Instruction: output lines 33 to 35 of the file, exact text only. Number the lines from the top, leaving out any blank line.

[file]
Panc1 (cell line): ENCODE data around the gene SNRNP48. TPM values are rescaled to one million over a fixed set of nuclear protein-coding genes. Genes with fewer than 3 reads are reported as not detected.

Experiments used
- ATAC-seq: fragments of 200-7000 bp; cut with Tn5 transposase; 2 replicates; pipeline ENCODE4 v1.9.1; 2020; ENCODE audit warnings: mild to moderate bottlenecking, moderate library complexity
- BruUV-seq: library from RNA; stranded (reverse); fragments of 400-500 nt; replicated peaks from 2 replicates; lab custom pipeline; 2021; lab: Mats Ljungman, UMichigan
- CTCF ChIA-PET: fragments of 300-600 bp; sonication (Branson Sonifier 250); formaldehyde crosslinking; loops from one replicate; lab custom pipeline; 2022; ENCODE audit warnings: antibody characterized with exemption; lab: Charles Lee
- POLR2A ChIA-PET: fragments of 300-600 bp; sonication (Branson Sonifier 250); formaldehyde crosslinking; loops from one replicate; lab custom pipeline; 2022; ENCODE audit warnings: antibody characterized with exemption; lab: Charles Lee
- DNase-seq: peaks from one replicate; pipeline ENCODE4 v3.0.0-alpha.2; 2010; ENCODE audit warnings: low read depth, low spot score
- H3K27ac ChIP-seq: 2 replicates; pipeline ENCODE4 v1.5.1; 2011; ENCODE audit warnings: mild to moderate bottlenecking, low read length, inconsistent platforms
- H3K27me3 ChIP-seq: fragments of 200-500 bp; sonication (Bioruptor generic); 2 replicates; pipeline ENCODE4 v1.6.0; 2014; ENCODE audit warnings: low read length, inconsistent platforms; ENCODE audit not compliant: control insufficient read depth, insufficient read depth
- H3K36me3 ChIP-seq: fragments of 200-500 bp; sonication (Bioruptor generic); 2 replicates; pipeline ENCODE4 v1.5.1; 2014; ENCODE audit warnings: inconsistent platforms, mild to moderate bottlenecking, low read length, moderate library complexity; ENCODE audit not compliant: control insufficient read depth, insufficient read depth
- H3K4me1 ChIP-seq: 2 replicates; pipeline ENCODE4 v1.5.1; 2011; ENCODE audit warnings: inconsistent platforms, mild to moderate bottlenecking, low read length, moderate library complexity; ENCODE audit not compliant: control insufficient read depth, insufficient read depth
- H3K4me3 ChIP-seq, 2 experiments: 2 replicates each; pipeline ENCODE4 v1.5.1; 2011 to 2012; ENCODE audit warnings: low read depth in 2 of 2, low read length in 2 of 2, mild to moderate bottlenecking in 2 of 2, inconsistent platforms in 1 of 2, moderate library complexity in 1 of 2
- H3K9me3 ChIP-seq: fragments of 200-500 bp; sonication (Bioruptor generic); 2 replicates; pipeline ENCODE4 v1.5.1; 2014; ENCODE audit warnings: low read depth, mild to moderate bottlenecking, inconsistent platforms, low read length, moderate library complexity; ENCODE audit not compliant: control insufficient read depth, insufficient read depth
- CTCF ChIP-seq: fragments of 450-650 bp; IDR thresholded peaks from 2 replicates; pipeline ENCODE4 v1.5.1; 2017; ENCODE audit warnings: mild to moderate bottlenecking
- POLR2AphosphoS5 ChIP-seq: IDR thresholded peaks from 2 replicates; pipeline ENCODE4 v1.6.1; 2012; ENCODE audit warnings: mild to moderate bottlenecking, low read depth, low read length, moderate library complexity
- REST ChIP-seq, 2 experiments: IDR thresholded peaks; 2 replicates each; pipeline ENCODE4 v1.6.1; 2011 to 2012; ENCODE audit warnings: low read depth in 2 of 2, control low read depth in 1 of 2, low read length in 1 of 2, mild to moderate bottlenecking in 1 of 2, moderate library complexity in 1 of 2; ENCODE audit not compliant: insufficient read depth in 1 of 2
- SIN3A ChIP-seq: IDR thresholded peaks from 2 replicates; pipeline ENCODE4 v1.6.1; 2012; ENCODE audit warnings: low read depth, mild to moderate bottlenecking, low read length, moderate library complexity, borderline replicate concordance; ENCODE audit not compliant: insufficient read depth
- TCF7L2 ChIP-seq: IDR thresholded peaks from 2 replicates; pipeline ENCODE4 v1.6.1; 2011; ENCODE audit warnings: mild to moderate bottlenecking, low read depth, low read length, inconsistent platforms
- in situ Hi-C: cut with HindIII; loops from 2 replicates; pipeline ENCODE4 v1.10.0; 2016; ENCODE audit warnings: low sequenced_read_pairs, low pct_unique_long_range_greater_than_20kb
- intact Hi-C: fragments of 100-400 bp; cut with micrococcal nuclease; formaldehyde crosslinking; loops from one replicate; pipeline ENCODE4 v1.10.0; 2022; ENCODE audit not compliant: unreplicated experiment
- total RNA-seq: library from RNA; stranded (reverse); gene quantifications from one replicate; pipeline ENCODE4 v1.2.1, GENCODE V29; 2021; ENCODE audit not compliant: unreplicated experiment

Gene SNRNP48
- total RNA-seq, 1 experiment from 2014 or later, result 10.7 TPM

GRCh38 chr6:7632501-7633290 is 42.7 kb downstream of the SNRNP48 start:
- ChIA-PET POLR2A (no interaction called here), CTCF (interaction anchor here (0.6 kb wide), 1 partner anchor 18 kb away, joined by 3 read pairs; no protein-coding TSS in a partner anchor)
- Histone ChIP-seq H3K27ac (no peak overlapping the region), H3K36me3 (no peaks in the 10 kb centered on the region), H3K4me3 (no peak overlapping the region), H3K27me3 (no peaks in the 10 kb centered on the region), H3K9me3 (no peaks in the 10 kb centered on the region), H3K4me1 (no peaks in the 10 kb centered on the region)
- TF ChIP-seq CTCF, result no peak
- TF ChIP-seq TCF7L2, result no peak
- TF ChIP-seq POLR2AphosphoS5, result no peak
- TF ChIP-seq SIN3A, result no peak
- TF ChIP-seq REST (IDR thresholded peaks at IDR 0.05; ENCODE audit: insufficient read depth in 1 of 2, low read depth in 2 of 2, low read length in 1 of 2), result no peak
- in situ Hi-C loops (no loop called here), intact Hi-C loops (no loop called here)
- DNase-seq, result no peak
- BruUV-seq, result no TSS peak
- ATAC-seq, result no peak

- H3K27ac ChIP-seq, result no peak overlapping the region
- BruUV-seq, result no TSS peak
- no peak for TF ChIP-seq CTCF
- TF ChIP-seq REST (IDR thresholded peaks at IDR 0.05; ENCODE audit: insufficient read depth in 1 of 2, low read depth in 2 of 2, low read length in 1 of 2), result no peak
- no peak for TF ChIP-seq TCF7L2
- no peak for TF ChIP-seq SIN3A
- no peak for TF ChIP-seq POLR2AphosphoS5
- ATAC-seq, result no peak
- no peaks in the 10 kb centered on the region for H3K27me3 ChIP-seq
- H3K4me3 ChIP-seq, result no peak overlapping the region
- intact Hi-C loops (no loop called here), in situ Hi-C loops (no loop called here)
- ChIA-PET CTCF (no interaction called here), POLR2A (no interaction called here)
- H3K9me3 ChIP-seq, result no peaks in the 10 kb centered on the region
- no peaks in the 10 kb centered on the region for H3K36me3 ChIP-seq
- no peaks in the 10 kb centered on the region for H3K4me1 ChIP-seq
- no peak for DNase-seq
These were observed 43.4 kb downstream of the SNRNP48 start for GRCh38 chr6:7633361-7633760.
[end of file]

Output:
- DNase-seq, result no peak
- BruUV-seq, result no TSS peak
- ATAC-seq, result no peak